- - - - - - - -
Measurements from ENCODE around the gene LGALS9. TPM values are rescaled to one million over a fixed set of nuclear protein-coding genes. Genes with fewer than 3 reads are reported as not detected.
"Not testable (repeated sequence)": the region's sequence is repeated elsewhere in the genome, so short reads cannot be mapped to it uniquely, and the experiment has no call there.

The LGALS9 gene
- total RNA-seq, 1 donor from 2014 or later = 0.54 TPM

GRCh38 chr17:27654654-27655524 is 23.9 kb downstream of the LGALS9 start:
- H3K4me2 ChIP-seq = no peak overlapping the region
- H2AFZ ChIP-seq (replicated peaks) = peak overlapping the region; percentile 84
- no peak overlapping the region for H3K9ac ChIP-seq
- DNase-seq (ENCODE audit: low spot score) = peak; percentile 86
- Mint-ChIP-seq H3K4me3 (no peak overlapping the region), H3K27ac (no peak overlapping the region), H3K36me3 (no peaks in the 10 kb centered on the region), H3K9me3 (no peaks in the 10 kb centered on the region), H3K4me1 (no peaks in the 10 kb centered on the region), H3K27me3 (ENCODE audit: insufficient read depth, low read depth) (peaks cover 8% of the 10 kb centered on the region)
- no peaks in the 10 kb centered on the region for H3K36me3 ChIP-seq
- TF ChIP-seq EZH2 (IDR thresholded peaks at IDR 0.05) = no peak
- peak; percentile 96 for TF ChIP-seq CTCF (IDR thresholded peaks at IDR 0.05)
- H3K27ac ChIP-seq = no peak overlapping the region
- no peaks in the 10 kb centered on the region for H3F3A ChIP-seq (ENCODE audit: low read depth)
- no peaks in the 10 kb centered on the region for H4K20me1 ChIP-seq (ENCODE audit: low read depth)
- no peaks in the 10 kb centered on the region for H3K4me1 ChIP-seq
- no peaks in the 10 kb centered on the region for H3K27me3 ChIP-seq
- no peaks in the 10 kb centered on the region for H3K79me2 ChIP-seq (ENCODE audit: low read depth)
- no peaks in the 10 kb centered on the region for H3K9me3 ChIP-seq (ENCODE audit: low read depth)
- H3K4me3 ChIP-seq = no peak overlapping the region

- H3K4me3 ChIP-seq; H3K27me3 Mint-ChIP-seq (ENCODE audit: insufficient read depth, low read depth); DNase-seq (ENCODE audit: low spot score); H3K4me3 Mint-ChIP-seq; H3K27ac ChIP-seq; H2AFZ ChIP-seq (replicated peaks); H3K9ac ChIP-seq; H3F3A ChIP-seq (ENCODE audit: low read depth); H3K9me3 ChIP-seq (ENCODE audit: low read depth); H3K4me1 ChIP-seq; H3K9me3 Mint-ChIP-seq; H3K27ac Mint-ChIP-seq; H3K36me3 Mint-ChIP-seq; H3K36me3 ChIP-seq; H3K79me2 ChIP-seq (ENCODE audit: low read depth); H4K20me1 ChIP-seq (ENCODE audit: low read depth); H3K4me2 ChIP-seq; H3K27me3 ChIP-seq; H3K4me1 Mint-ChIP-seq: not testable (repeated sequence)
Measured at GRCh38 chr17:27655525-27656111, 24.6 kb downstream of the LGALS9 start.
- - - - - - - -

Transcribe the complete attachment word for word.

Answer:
Measurements from ENCODE around the gene LGALS9. TPM values are rescaled to one million over a fixed set of nuclear protein-coding genes. Genes with fewer than 3 reads are reported as not detected.
"Not testable (repeated sequence)": the region's sequence is repeated elsewhere in the genome, so short reads cannot be mapped to it uniquely, and the experiment has no call there.

The LGALS9 gene
- total RNA-seq, 1 donor from 2014 or later = 0.54 TPM

GRCh38 chr17:27654654-27655524 is 23.9 kb downstream of the LGALS9 start:
- H3K4me2 ChIP-seq = no peak overlapping the region
- H2AFZ ChIP-seq (replicated peaks) = peak overlapping the region; percentile 84
- no peak overlapping the region for H3K9ac ChIP-seq
- DNase-seq (ENCODE audit: low spot score) = peak; percentile 86
- Mint-ChIP-seq H3K4me3 (no peak overlapping the region), H3K27ac (no peak overlapping the region), H3K36me3 (no peaks in the 10 kb centered on the region), H3K9me3 (no peaks in the 10 kb centered on the region), H3K4me1 (no peaks in the 10 kb centered on the region), H3K27me3 (ENCODE audit: insufficient read depth, low read depth) (peaks cover 8% of the 10 kb centered on the region)
- no peaks in the 10 kb centered on the region for H3K36me3 ChIP-seq
- TF ChIP-seq EZH2 (IDR thresholded peaks at IDR 0.05) = no peak
- peak; percentile 96 for TF ChIP-seq CTCF (IDR thresholded peaks at IDR 0.05)
- H3K27ac ChIP-seq = no peak overlapping the region
- no peaks in the 10 kb centered on the region for H3F3A ChIP-seq (ENCODE audit: low read depth)
- no peaks in the 10 kb centered on the region for H4K20me1 ChIP-seq (ENCODE audit: low read depth)
- no peaks in the 10 kb centered on the region for H3K4me1 ChIP-seq
- no peaks in the 10 kb centered on the region for H3K27me3 ChIP-seq
- no peaks in the 10 kb centered on the region for H3K79me2 ChIP-seq (ENCODE audit: low read depth)
- no peaks in the 10 kb centered on the region for H3K9me3 ChIP-seq (ENCODE audit: low read depth)
- H3K4me3 ChIP-seq = no peak overlapping the region

- H3K4me3 ChIP-seq; H3K27me3 Mint-ChIP-seq (ENCODE audit: insufficient read depth, low read depth); DNase-seq (ENCODE audit: low spot score); H3K4me3 Mint-ChIP-seq; H3K27ac ChIP-seq; H2AFZ ChIP-seq (replicated peaks); H3K9ac ChIP-seq; H3F3A ChIP-seq (ENCODE audit: low read depth); H3K9me3 ChIP-seq (ENCODE audit: low read depth); H3K4me1 ChIP-seq; H3K9me3 Mint-ChIP-seq; H3K27ac Mint-ChIP-seq; H3K36me3 Mint-ChIP-seq; H3K36me3 ChIP-seq; H3K79me2 ChIP-seq (ENCODE audit: low read depth); H4K20me1 ChIP-seq (ENCODE audit: low read depth); H3K4me2 ChIP-seq; H3K27me3 ChIP-seq; H3K4me1 Mint-ChIP-seq: not testable (repeated sequence)
Measured at GRCh38 chr17:27655525-27656111, 24.6 kb downstream of the LGALS9 start.